Then there's the separate but related issue of growing labor discord. Boeing employees say it stems from their concern that, along with the shifts in Boeing's business priorities, there came an unwelcome change in what they had traditionally seen as a partnership with the company. Employees, having seen their colleagues "insourced," or transferred to another company to do the same job at the same facility, but with lower pay and fewer benefits, began wondering who would be next. "You remember the last strike? What we mainly struck for was respect," observes Waters, lamenting the tanker scandal, uncertainties about the 7E7 rollout, and Boeing's sluggish response to competition from Airbus. The European company, once the David to Boeing's Goliath, presents an ever more formidable challenge to its U.S. rival.

Founded In 1970 ,a dozen years after Boeing introduced what was to become its enormously popular 707 jetliner--Airbus is a patched-together multinational company based in Blagnac, France. It seemed an unlikely contender at first. But by 1994, it claimed 30 percent of the commercial jet market. Today, 10 years later, it has closed the gap [see timeline, " "]. And 10 years from now, claims Rainer Hertrich, chief executive of Netherlands-based EADS NV, which owns 80 percent of Airbus, "We'll be No. 1, everywhere, worldwide." Hertrich was expressing Airbus's confidence that it can begin doing business with U.S. carriers that have been loyal Boeing customers.

Airbus has done this, in a nutshell, through a combination of attractive pricing and quality product. Formed from parts of the leading aerospace companies of France, Germany, Spain, and the United Kingdom, Airbus was willing and able from the start to undercut Boeing's prices for comparable planes in order to get its jets in the air. Though the company doesn't like to discuss its discounting strategy, there is a wide belief that it often sells planes below cost--a strategy the Europeans justify on the grounds that Boeing's civil aviation division is subsidized, in effect, by the military work the company does for the U.S. government.

U.S. congressional committees have documented that Airbus's government backers, besides providing direct subsidies, have helped it along with debt rollovers and promises of choice landing slots at Europe's busiest airports. Boeing's shareholders, observes analyst Richard Aboulafia of the Teal Group Corp. in Fairfax, Va., would never stand for the kind of discounts Airbus has offered. Much more dependent on raising capital from private shareholders, Boeing's executives have to provide good return on investments, or they will be shown the door.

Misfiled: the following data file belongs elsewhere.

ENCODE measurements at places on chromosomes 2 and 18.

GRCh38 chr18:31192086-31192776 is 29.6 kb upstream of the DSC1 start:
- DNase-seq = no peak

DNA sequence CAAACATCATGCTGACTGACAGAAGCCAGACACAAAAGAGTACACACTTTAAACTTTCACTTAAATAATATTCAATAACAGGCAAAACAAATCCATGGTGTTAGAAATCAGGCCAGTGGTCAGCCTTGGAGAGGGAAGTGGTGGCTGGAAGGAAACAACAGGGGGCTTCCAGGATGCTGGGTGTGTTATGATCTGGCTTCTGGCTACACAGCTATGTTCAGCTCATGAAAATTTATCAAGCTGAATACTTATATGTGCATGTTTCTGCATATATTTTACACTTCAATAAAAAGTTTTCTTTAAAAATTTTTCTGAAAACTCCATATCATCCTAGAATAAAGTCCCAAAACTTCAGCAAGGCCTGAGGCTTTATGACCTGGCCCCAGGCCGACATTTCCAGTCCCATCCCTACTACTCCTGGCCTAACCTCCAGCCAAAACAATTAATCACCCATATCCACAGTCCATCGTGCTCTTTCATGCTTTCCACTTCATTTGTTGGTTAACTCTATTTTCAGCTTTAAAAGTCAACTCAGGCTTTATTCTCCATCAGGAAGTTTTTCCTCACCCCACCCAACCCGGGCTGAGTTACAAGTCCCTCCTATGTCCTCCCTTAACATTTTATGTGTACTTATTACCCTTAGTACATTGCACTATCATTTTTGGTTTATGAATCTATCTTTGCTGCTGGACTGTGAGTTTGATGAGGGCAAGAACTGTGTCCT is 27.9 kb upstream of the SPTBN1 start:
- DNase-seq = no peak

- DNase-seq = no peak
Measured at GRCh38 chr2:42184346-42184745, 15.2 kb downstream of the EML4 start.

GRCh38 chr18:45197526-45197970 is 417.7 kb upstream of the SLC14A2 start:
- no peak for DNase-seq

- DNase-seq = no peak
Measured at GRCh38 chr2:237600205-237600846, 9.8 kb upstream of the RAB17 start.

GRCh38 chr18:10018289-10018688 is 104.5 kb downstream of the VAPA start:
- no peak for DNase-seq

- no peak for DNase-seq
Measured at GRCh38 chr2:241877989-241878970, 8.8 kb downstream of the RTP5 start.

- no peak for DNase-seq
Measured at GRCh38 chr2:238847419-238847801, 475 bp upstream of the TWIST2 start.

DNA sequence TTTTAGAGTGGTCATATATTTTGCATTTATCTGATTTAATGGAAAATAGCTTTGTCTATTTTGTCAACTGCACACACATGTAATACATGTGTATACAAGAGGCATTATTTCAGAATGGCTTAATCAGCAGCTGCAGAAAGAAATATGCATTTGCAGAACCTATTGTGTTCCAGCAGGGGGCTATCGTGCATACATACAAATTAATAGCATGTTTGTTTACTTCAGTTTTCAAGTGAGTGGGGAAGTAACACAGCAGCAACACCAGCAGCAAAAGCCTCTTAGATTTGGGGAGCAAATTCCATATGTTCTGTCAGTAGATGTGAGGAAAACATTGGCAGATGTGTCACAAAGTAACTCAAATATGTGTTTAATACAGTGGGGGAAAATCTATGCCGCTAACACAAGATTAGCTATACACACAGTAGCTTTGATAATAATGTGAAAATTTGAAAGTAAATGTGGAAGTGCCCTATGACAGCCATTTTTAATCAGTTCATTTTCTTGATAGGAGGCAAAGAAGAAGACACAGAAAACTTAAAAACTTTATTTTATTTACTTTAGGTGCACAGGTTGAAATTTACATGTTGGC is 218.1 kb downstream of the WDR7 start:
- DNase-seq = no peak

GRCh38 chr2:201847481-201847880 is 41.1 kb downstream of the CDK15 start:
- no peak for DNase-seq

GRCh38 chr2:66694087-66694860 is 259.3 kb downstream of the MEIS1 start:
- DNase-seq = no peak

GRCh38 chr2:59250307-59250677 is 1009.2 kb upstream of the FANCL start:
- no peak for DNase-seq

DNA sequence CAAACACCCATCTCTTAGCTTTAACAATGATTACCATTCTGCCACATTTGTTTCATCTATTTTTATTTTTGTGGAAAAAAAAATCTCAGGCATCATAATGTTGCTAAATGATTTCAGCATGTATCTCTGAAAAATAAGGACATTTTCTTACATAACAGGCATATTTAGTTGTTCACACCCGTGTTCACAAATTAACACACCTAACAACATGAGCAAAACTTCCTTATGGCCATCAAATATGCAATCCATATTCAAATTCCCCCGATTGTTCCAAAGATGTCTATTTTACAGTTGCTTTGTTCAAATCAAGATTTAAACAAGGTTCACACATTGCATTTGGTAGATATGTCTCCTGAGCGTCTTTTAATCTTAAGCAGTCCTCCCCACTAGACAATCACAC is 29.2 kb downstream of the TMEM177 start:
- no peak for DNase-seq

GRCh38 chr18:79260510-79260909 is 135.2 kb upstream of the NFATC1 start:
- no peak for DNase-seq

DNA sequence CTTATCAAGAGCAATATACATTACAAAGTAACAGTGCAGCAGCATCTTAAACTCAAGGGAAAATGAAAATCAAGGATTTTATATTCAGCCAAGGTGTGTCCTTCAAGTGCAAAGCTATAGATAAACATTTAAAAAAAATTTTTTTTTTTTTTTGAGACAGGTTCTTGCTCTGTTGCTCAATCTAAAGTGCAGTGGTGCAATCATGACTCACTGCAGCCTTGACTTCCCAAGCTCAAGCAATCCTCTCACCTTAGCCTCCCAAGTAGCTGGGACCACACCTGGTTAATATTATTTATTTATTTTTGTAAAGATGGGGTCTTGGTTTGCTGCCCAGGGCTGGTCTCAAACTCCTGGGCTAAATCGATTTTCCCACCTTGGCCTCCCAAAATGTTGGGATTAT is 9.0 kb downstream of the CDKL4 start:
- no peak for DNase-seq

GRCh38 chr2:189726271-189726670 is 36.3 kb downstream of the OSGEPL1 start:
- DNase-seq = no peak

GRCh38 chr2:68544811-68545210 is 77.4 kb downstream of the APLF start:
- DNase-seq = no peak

Taking advantage of Europe's largesse, Airbus developed a family of planes with similar cockpits and the latest in computerized controls, making them favorites among pilots. By the 1990s, Boeing was beginning to founder, with a succession of planes that failed to make it out of the company's R and D program--most recently the flashy looking Sonic Cruiser, announced to great fanfare a couple of years ago, only to be dropped like a hot potato not long after.

"We used to build a better product. I'm not so sure we can say that anymore

While Boeing dithered about what kind of new plane to bring to the market, Airbus created a whole new ballgame with the December 2000 announcement of the A380, its 550-passenger superjumbo, intended for hops between major hubs where passengers can catch connecting flights [see photo, " Airbus Gamble"]. Airbus's obvious intention with the A380, which analysts say actually could squeeze in up to 800 passengers, is to start eating Boeing's lunch in what has been one of its most lucrative markets, that for the jumbo 747.

Boeing's answer, which it unveiled in 2002, is the 7E7, a midsize plane designed to carry between 200 and 300 passengers over so-called point-to-point, or nonstop, routes ranging from 6500 to 16 000 kilometers. Until this spring, Airbus was getting all the headlines, having secured orders for nearly 150 of the A380 jumbo jets, with plans for the first to take to the air in 2006. Under the circumstances, the 28 April announcement by All Nippon Airways Co. (ANA) that it had signed a $6 billion launch order for the Boeing 7E7 arrived like a stay of execution. Says analyst Aboulafia: "I would have been prepared to say, even two or three months ago, that there was a respectable chance of a stillbirth here, but with the ANA launch order of this magnitude, the stakes are way too huge now to back out."